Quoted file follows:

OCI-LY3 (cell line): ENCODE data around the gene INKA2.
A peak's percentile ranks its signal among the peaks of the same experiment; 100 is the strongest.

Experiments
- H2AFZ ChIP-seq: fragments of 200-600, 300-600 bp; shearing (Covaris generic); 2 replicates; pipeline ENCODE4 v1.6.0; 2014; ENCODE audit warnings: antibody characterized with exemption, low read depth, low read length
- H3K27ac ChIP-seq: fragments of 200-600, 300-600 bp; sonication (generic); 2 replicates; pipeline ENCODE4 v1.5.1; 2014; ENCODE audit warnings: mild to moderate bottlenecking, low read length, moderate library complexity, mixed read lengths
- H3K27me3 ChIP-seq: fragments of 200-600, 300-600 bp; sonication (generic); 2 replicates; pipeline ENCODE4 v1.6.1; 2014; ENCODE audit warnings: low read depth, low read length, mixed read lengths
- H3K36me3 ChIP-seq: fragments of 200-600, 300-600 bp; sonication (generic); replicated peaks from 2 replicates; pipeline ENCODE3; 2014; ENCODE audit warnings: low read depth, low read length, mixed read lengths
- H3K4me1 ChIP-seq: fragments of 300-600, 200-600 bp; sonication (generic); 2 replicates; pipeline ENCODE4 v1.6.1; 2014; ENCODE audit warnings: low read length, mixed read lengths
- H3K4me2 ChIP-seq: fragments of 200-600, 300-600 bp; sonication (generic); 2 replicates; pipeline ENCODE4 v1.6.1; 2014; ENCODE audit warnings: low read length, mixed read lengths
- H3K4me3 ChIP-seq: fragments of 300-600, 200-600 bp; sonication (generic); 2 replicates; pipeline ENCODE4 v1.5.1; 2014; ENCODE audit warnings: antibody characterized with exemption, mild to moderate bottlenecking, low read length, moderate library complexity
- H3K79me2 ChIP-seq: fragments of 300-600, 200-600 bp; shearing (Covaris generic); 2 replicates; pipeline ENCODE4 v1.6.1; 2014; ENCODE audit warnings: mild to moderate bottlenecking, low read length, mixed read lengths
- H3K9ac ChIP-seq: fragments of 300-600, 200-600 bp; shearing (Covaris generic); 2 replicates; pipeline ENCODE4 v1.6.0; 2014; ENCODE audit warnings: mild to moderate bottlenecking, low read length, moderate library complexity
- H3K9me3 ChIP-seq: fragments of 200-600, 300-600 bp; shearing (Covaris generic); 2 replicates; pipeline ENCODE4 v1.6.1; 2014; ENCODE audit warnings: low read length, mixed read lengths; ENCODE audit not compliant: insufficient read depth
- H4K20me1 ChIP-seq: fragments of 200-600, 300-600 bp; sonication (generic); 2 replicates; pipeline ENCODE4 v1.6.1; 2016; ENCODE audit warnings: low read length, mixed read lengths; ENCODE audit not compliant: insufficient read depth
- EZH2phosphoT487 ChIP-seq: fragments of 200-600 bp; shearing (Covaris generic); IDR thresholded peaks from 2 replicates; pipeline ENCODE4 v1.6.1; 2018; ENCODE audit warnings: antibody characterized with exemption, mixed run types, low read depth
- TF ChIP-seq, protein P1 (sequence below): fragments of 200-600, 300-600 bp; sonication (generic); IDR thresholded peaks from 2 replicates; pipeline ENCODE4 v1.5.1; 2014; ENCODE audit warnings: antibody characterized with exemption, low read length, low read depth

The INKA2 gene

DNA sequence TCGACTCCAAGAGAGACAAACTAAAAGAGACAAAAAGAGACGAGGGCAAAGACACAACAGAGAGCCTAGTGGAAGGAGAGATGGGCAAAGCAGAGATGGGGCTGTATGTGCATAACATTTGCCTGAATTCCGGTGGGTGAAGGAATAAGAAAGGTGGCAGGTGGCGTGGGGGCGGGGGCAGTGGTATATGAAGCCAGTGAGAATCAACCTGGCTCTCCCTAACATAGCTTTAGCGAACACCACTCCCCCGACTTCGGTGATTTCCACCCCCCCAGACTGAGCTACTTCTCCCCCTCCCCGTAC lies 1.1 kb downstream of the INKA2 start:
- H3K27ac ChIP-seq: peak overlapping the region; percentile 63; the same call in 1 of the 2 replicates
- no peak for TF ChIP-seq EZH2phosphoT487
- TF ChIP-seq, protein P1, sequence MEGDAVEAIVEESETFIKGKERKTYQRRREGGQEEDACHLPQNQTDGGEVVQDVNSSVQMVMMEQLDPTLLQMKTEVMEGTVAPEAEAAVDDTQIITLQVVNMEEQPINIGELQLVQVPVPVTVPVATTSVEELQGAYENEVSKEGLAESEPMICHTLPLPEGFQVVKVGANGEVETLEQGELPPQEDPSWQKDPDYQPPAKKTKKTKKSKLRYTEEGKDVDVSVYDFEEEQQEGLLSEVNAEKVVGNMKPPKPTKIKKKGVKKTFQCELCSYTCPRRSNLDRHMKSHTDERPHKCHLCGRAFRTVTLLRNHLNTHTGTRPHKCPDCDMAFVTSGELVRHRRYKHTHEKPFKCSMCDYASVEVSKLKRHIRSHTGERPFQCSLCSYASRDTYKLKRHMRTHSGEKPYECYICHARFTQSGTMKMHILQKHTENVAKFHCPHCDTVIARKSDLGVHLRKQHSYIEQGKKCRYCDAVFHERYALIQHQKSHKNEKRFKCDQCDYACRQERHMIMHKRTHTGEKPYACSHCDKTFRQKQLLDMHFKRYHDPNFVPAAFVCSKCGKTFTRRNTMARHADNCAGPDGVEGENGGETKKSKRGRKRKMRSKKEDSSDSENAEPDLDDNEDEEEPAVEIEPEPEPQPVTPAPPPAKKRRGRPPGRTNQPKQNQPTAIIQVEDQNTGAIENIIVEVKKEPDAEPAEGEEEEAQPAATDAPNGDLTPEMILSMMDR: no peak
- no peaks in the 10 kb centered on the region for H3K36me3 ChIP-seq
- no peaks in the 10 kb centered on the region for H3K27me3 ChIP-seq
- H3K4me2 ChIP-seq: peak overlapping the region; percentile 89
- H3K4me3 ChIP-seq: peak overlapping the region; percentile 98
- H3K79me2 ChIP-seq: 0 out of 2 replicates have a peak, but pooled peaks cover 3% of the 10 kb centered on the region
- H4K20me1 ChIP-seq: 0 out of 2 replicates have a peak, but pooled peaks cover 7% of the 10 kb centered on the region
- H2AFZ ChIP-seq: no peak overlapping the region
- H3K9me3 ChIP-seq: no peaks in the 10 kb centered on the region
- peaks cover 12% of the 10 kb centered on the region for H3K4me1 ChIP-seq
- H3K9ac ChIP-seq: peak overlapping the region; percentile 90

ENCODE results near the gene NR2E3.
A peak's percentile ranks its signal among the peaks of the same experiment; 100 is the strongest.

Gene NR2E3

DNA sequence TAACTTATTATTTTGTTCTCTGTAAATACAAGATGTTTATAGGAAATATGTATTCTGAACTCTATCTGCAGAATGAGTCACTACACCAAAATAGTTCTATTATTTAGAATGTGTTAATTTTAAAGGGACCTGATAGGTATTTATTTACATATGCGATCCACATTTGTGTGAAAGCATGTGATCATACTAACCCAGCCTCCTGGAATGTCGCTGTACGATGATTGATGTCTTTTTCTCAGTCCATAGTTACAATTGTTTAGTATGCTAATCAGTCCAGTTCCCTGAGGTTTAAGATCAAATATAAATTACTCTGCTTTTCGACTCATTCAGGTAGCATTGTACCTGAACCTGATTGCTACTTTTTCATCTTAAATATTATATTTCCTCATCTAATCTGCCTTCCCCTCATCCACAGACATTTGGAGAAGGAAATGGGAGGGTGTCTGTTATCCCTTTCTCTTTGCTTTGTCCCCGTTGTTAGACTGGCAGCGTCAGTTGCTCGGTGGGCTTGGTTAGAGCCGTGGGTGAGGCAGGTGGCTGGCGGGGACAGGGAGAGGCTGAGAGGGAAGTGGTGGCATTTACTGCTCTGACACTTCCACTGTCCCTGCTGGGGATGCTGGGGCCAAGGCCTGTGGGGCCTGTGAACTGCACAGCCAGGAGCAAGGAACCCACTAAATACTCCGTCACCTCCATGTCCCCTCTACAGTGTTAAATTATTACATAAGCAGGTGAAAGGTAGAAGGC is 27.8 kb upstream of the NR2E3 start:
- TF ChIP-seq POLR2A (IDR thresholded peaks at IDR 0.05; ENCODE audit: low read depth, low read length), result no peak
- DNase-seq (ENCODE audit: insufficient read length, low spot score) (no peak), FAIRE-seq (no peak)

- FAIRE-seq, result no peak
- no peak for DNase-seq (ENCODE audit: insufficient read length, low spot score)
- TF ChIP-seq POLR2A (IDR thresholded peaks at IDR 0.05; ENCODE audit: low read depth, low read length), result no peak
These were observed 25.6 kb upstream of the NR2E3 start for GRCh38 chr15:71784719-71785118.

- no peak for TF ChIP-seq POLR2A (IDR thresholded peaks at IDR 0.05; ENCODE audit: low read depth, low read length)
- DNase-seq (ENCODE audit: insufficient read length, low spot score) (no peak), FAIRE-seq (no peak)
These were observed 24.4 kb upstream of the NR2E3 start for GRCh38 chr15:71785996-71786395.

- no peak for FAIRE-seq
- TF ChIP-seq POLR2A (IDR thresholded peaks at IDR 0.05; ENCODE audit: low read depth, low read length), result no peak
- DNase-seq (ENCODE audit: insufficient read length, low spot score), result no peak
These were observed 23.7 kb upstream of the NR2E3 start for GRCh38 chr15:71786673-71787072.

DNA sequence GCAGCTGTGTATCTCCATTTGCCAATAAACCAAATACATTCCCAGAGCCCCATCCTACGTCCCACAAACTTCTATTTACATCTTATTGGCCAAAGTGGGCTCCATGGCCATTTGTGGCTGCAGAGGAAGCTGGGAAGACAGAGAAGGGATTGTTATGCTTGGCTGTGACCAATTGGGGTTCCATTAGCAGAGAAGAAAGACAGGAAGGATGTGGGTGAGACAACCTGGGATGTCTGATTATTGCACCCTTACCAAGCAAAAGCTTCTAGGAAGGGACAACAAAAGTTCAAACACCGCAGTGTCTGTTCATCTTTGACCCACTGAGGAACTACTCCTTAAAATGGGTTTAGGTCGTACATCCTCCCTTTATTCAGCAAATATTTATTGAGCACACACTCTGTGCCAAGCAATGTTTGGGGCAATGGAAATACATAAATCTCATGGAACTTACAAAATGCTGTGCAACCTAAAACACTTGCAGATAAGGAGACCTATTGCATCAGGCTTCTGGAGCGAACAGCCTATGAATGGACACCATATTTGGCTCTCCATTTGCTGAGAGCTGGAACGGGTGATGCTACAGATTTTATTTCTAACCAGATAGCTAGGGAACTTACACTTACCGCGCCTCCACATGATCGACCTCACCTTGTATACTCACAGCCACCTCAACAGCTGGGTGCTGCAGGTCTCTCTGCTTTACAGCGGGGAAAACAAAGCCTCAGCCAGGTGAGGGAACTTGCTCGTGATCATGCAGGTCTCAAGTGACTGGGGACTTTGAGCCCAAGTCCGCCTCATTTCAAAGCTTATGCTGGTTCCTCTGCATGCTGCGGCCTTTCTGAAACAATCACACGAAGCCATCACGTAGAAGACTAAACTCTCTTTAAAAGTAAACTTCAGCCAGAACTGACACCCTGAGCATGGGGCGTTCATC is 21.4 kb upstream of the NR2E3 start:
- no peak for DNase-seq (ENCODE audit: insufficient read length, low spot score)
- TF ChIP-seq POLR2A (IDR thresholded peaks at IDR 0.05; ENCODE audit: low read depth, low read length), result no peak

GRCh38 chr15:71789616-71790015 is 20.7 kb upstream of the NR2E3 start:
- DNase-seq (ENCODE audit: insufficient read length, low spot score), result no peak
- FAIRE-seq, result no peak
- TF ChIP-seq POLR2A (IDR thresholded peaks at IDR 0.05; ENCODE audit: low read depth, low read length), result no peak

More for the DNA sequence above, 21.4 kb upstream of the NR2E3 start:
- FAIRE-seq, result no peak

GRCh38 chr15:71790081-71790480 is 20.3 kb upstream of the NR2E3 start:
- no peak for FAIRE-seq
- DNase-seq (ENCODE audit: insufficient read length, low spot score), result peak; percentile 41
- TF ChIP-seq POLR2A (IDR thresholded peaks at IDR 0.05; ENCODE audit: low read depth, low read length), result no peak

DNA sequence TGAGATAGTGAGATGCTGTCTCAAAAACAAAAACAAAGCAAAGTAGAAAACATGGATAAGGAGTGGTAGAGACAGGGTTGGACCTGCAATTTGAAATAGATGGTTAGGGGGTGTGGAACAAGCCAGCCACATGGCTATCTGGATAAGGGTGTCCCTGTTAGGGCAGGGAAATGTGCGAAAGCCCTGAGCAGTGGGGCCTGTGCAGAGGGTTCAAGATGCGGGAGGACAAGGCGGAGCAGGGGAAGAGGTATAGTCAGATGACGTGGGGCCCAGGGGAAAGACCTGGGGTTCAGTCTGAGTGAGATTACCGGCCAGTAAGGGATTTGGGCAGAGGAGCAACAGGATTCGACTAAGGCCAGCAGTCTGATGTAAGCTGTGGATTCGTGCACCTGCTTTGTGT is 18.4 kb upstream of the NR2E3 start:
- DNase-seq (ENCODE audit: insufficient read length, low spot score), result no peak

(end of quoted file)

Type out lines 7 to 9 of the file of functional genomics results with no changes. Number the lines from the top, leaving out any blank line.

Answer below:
- H3K36me3 ChIP-seq: fragments of 200-600, 300-600 bp; sonication (generic); replicated peaks from 2 replicates; pipeline ENCODE3; 2014; ENCODE audit warnings: low read depth, low read length, mixed read lengths
- H3K4me1 ChIP-seq: fragments of 300-600, 200-600 bp; sonication (generic); 2 replicates; pipeline ENCODE4 v1.6.1; 2014; ENCODE audit warnings: low read length, mixed read lengths
- H3K4me2 ChIP-seq: fragments of 200-600, 300-600 bp; sonication (generic); 2 replicates; pipeline ENCODE4 v1.6.1; 2014; ENCODE audit warnings: low read length, mixed read lengths